In the US Senate select committee hearing Facebook COO, Sheryl Sandberg has put forward Facebook’s testimony to the US Senate select committee on Wednesday, 5th September 2018. Twitter and Google also have their side of testimonies to be offered in the hearing.
Facebook has had a tumultuous couple of years centered around the misuse of its platform and abuse of its users’ data and privacy by advertisers, political entities and foreign bad actors. The Cambridge Analytica scandal is just one example. Another is where Russians used Facebook to meddle with the 2016 US Presidential elections.
Sheryl Sandberg in her testimony started with an apologizing statement, “We were too slow to spot this and too slow to act. That’s on us. This interference was completely unacceptable. It violated the values of our company and of the country we love.”
She had also highlighted the efforts taken by Facebook to keep its community safe and the user services secure, which include:
- Using artificial intelligence to help find bad content and locate bad actors.
- Shutting down fake accounts and reducing the spread of false news.
- Set up new ad transparency policies, ad content restrictions, and documentation requirements for political ad buyers.
- Better anticipation of risks and working closely with law enforcement and its industry peers to share information and make progress together.
- Removed hundreds of Pages and accounts involved in coordinated inauthentic behavior— meaning they misled others about who they were and what they were doing.
Sandberg further touched upon these highlights in detail and presented ways in which Facebook is looking forward to combat the issues. She said, “At its best, Facebook plays a positive role in our democratic process—and we know we have a responsibility to protect that process on our service. We’re investing for the long term because security is never a finished job. Our adversaries are determined, creative, and well-funded. But we are even more determined—and we will continue to fight back.”
Facebook assesses past Russian attempts to influence elections
Sheryl said that, before the election day in November 2016, Facebook committee detected and mitigated several threats from actors–such as the APT28 activity– that had ties to Russia. They also recorded new behaviour such as the creation of fake IDs which were linked to a Facebook page named DCLeaks, which was later removed by them.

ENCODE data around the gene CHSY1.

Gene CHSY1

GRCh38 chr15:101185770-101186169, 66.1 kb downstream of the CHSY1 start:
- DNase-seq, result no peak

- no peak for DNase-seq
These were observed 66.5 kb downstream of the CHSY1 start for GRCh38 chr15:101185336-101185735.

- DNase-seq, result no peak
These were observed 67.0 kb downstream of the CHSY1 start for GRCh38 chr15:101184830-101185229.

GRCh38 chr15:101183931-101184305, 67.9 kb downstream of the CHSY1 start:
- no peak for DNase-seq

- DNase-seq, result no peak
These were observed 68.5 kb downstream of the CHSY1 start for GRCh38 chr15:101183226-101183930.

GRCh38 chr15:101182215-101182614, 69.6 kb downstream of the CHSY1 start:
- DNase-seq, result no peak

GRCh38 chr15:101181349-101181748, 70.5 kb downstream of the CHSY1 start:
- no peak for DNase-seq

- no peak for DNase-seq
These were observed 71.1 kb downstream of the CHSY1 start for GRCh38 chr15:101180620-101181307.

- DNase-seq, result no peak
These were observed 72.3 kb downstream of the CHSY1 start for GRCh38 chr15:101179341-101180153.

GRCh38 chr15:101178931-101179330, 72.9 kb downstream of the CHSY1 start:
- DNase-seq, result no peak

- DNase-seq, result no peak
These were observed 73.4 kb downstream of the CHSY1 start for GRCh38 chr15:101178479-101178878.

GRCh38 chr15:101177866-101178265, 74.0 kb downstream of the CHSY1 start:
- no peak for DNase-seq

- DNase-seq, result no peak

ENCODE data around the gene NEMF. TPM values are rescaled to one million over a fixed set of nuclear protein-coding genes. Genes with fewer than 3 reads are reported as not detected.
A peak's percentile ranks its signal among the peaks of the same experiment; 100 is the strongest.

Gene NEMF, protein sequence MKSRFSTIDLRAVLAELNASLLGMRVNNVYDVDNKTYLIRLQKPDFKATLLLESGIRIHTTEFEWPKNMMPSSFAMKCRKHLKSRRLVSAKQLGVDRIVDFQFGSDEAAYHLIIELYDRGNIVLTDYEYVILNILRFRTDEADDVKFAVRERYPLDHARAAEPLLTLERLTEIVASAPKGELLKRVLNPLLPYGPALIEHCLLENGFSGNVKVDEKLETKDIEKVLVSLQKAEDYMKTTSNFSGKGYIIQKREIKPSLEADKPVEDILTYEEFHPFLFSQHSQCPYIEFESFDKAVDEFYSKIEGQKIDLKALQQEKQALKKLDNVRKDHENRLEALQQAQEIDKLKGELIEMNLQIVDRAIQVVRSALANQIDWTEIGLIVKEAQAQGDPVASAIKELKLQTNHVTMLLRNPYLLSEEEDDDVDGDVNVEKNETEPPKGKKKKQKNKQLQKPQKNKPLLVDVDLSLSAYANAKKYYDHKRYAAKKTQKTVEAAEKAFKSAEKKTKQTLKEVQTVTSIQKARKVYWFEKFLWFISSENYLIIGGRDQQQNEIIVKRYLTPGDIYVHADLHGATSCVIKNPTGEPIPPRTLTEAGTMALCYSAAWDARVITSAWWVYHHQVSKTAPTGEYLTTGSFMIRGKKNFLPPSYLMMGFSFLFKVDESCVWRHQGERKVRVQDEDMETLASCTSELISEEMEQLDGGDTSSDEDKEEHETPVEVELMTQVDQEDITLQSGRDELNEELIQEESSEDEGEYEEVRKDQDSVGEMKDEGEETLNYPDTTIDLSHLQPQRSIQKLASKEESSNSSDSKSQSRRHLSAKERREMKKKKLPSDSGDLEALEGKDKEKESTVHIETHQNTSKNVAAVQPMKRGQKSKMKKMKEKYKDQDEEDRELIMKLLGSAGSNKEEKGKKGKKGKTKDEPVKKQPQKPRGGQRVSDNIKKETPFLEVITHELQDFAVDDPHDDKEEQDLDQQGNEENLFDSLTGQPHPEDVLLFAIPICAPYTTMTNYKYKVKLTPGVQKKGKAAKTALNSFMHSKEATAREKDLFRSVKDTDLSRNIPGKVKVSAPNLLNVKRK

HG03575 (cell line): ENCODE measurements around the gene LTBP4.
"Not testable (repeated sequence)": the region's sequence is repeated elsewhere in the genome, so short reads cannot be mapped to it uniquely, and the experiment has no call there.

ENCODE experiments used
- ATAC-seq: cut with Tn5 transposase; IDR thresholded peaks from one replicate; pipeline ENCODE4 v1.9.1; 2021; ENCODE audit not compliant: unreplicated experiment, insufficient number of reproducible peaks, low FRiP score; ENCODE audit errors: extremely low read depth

Read more: DCLeaks and Guccifer 2.0: How hackers used social engineering to manipulate the 2016 U.S. elections
Post the 2016 elections, Facebook found that the Internet Research Agency (IRA), a Russian entity located in St. Petersburg, Russia, had used coordinated networks of fake Pages and accounts to interfere in the election.
Sheryl stated, “Around 470 fake Pages and accounts associated with the IRA spent approximately $100,000 on about 3,500 Facebook and Instagram ads between June 2015 and August 2017. Our analysis showed that these accounts used these ads to promote roughly 120 Facebook Pages that they had set up, which had posted more than 80,000 pieces of content between January 2015 and August 2017. We shut down the accounts and Pages we identified at the time that were still active. The Instagram accounts we deleted had posted about 120,000 pieces of content.”
In April of this year, Facebook took down more than 270 additional Pages and accounts controlled by the IRA and it continues to monitor its service for abuse and share information with law enforcement and others in the industry about these threats.
Facebook combats Foreign election interference AND also advances on Election Integrity
Facebook has more than doubled the number of people working on safety and security and now have over 20,000 people. They review reports in over 50 languages, 24 hours a day. Use of better machine learning technology and artificial intelligence have also enabled highly proactive identification of abuses.
Sheryl mentioned that Facebook focusses on removing Fake Accounts. She added, “One of the main ways we identify and stop foreign actors is by proactively detecting and removing fake accounts, since they’re the source of much of the interference we see.”
Some important measures Facebook is taking are:
Use of both automated and manual review to detect and deactivate fake accounts. These systems analyze distinctive account characteristics and prioritize signals that are more difficult for bad actors to disguise. It has blocked millions of attempts to register fake accounts every day. It has globally disabled 1.27 billion fake accounts from October 2017 to March 2018. By using technologies like machine learning, artificial intelligence, and computer vision, Facebook is proactively detecting more bad actors and take action more quickly.